A federal judge dismissed all charges Thursday against five Blackwater Worldwide security guards accused of killing unarmed Iraqi civilians in a crowded Baghdad intersection in 2007.
U.S. District Judge Ricardo Urbina said Justice Department prosecutors improperly built their case on sworn statements that had been given under a promise of immunity. Urbina said the government's explanations were "contradictory, unbelievable and lacking in credibility."
The decision throws out a case steeped in international politics. The September 2007 shooting in busy Nisoor Square left 17 Iraqis dead and inflamed anti-American sentiment abroad. The Iraqi government wanted the guards to face trial in Iraq and officials there said they would closely watch how the U.S. judicial system handled the case.
"We're obviously disappointed by the decision," Justice Department spokesman Dean Boyd said. "We're still in the process of reviewing the opinion and considering our options."
Prosecutors can appeal the 90-page ruling.
Company has since changed name
Blackwater contractors had been hired to guard U.S. diplomats in Iraq. The shooting led to the unraveling of the North Carolina-based company, which since has changed its management and changed its name to Xe Services.
The five guards are Donald Ball, a former Marine from West Valley City, Utah; Dustin Heard, a former Marine from Knoxville, Tenn.; Evan Liberty, a former Marine from Rochester, N.H.; Nick Slatten, a former Army sergeant from Sparta, Tenn., and Paul Slough, an Army veteran from Keller, Texas.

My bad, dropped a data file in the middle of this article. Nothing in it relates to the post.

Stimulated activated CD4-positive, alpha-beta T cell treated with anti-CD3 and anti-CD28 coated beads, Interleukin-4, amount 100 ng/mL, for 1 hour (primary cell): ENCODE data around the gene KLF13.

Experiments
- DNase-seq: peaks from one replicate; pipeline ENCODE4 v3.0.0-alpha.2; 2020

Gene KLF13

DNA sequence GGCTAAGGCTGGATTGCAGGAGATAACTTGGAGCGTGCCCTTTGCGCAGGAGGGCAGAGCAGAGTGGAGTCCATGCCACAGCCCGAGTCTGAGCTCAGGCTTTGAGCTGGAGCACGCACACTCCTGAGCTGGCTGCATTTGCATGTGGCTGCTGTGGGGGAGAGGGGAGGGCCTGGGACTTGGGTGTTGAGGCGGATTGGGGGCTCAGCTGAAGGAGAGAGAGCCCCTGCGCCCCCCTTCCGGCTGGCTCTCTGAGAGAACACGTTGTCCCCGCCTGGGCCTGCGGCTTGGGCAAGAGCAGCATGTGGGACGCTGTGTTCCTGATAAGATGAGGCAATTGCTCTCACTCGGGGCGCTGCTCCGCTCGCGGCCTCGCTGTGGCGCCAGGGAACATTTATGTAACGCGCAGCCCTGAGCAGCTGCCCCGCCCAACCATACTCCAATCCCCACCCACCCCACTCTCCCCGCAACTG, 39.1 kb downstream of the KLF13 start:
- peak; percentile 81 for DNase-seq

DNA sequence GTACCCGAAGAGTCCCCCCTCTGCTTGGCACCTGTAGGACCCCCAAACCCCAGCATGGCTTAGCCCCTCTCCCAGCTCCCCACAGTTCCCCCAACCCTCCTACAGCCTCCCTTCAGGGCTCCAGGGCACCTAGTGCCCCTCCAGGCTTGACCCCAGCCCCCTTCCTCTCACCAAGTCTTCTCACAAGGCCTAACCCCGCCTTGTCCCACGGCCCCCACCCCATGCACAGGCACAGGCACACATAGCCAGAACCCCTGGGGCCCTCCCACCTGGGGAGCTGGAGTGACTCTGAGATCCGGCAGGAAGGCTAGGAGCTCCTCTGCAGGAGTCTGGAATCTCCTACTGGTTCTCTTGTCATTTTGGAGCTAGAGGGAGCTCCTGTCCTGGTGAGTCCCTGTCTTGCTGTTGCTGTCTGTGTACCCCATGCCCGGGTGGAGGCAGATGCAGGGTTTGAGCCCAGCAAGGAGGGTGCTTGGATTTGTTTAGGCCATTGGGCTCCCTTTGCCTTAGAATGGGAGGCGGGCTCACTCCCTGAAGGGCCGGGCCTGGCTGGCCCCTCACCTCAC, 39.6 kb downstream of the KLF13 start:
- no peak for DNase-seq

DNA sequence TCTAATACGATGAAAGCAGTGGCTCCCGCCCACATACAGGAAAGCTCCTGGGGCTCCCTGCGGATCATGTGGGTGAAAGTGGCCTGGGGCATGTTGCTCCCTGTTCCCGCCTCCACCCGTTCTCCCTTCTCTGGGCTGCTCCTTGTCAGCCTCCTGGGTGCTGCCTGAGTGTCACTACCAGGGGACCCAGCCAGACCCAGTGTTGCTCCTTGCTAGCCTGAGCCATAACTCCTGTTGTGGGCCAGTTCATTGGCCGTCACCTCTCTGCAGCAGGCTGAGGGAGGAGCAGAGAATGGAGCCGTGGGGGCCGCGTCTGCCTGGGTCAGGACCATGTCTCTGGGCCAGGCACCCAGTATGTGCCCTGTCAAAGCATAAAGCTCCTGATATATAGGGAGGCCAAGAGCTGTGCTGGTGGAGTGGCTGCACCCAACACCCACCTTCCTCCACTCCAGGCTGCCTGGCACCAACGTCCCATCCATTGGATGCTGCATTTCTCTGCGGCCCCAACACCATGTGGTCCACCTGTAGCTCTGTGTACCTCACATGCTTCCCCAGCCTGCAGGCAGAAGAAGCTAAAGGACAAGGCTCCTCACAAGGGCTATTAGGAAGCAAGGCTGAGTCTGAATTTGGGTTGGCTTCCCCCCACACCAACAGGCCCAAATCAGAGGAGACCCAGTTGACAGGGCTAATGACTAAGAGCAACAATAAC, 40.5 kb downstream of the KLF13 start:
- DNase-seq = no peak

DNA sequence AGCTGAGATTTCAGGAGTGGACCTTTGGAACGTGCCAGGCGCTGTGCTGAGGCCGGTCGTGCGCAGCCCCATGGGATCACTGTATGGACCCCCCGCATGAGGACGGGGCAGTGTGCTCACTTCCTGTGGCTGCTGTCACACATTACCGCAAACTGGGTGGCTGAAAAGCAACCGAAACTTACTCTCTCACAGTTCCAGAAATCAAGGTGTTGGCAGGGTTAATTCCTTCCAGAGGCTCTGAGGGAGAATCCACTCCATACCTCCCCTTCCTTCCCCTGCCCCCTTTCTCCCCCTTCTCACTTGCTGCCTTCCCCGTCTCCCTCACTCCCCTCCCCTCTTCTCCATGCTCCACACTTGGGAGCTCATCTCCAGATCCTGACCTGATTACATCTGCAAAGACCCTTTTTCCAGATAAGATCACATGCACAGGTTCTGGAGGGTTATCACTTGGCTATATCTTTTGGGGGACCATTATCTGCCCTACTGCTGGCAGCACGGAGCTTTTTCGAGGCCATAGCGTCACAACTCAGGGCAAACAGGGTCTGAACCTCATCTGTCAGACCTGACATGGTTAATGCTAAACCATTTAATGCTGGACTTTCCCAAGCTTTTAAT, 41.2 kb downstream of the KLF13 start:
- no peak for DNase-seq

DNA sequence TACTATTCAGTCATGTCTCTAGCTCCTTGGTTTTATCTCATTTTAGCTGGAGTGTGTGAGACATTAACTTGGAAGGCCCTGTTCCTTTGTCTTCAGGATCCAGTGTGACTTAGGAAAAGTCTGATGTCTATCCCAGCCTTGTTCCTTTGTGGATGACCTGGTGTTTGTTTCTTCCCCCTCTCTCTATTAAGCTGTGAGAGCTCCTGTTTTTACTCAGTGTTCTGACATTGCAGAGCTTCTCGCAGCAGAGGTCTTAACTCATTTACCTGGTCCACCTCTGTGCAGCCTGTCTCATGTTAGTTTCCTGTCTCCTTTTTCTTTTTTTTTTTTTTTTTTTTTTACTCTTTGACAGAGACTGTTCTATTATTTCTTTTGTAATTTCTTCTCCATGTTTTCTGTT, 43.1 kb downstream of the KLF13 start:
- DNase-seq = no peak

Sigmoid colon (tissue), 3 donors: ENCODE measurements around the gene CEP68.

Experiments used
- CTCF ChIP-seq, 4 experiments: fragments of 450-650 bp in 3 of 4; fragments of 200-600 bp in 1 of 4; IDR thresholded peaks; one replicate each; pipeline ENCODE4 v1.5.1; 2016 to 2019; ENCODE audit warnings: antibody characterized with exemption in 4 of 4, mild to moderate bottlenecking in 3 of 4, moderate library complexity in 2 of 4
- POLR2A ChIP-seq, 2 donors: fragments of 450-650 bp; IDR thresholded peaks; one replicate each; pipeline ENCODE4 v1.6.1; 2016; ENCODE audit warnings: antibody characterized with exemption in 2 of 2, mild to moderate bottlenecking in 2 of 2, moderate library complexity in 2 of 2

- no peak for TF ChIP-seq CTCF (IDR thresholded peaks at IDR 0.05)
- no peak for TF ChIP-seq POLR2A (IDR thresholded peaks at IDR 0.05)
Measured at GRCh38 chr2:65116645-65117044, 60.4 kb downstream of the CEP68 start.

Defense attorneys said the guards were thrilled by the ruling after more than two years of scrutiny.
"It's tremendously gratifying to see the court allow us to celebrate the new year the way it has," said attorney Bill Coffield, who represents Liberty. "It really invigorates your belief in our court system."
"It's indescribable," said Ball's attorney, Steven McCool. "It feels like the weight of the world has been lifted off his shoulders. Here's a guy that's a decorated war hero who we maintain should never have been charged in the first place."
Ruling says nothing on shooting
Urbina's ruling does not say whether the shooting was proper, only that the government improperly used evidence to build the case. After the shooting, the State Department ordered the guards to explain what happened.
Investigators promised the men that their statements were to be used only for the internal inquiry and would not be used in a criminal case. Such limited immunity deals are common in police departments so officers involved in shootings cannot hold up internal investigations by refusing to cooperate.
The deal meant that prosecutors had to build their case without using those statements. Urbina said the Justice Department failed to do so. Prosecutors read those statements, reviewed them in the investigation and used them to get search warrants, Urbina said.
The five guards had been charged with manslaughter and weapons charges. The charges carried mandatory 30-year prison terms.
It was unclear what the ruling means for a sixth Blackwater guard, Jeremy Ridgeway, who turned on his former colleagues and pleaded guilty to killing one Iraqi and wounding another.